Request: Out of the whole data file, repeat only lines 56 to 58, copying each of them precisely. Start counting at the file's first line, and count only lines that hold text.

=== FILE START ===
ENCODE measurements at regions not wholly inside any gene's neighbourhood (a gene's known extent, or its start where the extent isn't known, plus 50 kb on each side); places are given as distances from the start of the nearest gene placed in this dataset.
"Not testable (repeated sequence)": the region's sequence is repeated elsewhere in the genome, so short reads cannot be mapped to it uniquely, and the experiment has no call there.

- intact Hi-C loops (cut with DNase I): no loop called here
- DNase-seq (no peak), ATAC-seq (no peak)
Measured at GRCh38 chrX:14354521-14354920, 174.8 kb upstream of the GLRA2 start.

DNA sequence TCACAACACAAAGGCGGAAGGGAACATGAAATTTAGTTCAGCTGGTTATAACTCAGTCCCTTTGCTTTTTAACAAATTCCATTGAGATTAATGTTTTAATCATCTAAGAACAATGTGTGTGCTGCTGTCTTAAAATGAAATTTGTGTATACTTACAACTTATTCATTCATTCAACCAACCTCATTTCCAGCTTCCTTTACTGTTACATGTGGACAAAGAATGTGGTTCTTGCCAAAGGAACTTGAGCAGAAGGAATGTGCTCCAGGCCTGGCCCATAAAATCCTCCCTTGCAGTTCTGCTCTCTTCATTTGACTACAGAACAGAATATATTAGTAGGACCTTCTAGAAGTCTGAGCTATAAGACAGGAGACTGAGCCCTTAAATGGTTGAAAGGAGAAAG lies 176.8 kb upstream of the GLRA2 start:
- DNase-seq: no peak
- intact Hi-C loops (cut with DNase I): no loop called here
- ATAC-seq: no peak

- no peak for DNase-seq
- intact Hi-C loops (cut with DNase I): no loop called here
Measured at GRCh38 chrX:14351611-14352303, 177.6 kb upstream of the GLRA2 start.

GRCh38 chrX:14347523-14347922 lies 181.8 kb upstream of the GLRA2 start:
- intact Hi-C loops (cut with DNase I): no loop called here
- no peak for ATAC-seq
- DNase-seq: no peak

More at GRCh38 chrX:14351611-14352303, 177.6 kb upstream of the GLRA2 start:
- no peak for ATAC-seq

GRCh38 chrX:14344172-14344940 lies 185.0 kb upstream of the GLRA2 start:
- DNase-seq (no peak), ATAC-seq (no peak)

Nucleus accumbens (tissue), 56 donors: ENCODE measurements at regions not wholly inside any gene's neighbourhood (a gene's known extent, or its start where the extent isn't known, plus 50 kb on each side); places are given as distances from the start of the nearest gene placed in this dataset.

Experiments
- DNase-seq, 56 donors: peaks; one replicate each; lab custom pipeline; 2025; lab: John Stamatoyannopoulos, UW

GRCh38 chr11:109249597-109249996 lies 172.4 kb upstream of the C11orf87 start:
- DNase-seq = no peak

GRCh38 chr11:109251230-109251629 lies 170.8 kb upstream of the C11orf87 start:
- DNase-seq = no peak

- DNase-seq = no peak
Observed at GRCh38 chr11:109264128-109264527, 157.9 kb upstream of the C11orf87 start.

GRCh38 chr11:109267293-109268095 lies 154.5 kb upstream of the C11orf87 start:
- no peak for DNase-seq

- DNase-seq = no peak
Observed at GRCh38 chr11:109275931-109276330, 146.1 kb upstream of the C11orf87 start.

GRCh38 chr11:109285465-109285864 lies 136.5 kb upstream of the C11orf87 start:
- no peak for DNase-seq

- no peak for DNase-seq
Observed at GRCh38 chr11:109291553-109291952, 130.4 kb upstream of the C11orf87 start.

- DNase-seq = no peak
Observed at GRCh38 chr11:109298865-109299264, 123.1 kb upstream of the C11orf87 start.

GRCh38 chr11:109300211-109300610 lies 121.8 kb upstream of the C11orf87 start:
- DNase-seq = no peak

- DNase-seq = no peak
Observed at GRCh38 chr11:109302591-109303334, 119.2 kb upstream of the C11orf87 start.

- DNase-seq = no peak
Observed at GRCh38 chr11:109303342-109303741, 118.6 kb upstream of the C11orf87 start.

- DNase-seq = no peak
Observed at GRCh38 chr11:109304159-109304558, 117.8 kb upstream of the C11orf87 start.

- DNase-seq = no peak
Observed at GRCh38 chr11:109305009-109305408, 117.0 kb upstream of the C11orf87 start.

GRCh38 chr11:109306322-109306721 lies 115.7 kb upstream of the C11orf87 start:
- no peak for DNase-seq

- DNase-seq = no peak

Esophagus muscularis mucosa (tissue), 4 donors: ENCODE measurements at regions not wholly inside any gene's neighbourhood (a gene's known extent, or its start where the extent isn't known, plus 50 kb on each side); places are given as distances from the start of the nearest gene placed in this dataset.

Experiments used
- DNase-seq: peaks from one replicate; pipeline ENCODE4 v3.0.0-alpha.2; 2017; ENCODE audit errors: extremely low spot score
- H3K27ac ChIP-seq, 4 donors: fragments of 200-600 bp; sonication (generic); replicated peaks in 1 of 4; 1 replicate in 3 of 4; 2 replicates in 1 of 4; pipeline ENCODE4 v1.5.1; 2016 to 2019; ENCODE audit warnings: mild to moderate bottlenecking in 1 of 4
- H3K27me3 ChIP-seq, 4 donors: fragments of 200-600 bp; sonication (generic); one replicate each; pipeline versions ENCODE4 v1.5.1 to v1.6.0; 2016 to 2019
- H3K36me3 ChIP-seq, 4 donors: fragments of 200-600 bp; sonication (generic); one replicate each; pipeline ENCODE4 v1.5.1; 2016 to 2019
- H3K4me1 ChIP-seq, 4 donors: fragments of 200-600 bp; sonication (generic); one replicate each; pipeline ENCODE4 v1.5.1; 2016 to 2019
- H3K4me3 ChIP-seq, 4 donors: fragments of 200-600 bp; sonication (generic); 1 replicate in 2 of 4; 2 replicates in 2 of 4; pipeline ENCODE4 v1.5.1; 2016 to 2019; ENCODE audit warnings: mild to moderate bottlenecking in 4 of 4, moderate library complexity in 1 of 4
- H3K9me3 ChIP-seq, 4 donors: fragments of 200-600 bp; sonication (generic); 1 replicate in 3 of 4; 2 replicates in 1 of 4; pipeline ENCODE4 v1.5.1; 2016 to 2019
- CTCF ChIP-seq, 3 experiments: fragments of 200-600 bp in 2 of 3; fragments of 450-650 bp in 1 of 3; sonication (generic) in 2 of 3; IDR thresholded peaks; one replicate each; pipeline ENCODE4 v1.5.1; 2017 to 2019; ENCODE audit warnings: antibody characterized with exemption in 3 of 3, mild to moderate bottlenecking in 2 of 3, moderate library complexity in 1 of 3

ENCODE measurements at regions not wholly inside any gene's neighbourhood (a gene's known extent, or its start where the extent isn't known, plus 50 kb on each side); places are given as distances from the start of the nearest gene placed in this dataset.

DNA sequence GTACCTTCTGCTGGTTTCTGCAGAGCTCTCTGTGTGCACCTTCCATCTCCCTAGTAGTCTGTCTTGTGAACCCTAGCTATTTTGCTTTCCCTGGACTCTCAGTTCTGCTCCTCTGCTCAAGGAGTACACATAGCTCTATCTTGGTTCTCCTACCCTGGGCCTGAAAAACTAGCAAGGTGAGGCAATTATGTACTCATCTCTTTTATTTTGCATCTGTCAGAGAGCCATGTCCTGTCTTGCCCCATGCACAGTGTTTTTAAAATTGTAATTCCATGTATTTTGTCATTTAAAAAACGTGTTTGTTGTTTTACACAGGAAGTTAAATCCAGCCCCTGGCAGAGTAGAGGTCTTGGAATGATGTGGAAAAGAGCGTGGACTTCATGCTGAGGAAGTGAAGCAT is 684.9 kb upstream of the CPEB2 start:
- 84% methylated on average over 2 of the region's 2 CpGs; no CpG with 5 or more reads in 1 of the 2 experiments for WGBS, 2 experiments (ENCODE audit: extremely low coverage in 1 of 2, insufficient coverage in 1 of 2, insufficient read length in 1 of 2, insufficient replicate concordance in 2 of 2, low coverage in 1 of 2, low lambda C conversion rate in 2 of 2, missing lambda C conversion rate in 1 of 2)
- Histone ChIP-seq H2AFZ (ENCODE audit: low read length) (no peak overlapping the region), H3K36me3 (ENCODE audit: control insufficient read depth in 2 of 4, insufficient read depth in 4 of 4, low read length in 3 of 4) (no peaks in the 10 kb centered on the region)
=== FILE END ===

- H3K27ac ChIP-seq, 4 donors: fragments of 200-600 bp; sonication (generic); replicated peaks in 1 of 4; 1 replicate in 3 of 4; 2 replicates in 1 of 4; pipeline ENCODE4 v1.5.1; 2016 to 2019; ENCODE audit warnings: mild to moderate bottlenecking in 1 of 4
- H3K27me3 ChIP-seq, 4 donors: fragments of 200-600 bp; sonication (generic); one replicate each; pipeline versions ENCODE4 v1.5.1 to v1.6.0; 2016 to 2019
- H3K36me3 ChIP-seq, 4 donors: fragments of 200-600 bp; sonication (generic); one replicate each; pipeline ENCODE4 v1.5.1; 2016 to 2019